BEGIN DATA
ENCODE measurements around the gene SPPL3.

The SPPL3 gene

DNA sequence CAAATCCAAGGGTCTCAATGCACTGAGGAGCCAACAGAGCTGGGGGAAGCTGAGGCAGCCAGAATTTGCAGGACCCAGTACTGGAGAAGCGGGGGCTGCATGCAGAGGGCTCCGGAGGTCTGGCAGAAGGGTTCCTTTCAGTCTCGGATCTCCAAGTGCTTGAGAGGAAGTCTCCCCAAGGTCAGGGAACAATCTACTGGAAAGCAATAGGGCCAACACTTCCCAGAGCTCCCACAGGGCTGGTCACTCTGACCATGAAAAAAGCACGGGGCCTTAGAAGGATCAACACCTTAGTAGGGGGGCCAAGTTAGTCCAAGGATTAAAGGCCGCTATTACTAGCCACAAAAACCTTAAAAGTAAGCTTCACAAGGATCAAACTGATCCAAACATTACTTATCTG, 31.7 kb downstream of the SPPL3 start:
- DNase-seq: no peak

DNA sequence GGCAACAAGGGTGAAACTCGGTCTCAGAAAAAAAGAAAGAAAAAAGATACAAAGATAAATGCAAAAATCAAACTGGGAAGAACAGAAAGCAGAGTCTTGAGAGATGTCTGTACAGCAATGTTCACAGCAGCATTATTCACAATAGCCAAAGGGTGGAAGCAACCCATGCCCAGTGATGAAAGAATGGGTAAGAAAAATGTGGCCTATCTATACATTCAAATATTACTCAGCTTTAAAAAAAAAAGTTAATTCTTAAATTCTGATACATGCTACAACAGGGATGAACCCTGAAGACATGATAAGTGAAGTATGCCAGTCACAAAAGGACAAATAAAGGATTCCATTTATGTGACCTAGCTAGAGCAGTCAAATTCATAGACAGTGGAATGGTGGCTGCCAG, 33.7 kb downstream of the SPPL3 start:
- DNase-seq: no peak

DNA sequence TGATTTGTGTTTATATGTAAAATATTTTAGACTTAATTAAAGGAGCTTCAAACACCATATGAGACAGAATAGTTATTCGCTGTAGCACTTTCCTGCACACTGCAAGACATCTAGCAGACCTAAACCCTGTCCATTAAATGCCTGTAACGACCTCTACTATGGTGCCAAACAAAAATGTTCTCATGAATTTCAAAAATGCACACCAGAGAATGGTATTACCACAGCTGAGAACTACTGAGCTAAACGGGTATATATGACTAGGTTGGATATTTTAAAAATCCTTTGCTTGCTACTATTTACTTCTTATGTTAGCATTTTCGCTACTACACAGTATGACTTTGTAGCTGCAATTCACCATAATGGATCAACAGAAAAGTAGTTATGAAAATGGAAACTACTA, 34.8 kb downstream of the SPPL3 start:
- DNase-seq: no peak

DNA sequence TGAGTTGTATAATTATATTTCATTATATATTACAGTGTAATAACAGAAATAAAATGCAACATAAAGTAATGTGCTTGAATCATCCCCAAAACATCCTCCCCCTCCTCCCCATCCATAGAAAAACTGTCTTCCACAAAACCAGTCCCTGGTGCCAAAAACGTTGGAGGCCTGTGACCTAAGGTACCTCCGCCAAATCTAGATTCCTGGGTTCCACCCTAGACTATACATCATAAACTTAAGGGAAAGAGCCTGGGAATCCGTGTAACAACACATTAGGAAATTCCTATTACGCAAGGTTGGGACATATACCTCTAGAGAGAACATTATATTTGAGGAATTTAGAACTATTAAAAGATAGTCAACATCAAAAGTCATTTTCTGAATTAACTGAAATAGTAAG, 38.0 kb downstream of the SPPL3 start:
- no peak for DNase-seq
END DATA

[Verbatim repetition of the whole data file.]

ENCODE measurements around the gene SPPL3.

The SPPL3 gene

DNA sequence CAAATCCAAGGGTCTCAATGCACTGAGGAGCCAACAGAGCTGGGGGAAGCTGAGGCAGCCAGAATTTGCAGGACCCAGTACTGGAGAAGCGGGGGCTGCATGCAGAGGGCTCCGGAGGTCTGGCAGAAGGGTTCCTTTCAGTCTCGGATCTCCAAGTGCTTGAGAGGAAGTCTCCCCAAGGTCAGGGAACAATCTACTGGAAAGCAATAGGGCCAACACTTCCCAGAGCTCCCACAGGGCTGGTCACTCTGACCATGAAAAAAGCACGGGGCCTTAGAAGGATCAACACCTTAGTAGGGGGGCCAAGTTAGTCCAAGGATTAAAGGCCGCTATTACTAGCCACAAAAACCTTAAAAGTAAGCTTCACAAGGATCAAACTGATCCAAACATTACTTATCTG, 31.7 kb downstream of the SPPL3 start:
- DNase-seq: no peak

DNA sequence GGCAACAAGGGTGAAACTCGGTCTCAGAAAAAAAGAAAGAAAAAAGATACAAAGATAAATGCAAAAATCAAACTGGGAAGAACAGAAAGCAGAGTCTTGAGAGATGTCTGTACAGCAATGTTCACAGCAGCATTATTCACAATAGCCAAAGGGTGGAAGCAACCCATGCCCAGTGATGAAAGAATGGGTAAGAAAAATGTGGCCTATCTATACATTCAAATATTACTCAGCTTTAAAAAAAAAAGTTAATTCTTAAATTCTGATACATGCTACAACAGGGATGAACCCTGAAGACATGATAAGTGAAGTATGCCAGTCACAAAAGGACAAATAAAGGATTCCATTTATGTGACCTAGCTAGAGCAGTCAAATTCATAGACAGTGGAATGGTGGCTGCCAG, 33.7 kb downstream of the SPPL3 start:
- DNase-seq: no peak

DNA sequence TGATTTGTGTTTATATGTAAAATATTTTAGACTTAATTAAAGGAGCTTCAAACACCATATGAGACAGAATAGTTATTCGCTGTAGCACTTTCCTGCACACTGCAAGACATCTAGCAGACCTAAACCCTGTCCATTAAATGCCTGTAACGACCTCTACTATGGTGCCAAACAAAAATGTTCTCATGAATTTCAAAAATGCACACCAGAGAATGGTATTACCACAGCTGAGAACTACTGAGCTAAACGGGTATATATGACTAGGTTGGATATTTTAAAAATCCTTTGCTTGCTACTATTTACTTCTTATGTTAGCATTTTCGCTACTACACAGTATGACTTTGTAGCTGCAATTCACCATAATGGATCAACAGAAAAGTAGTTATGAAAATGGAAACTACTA, 34.8 kb downstream of the SPPL3 start:
- DNase-seq: no peak

DNA sequence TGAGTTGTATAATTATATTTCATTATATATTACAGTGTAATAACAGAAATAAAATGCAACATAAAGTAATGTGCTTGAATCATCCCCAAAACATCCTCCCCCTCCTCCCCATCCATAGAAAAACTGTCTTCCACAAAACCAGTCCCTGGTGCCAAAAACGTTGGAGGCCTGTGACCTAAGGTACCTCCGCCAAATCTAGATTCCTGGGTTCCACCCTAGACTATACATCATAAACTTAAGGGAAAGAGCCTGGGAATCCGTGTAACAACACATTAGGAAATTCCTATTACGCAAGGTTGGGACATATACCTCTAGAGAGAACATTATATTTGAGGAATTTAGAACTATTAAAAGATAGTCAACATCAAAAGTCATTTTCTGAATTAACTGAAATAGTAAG, 38.0 kb downstream of the SPPL3 start:
- no peak for DNase-seq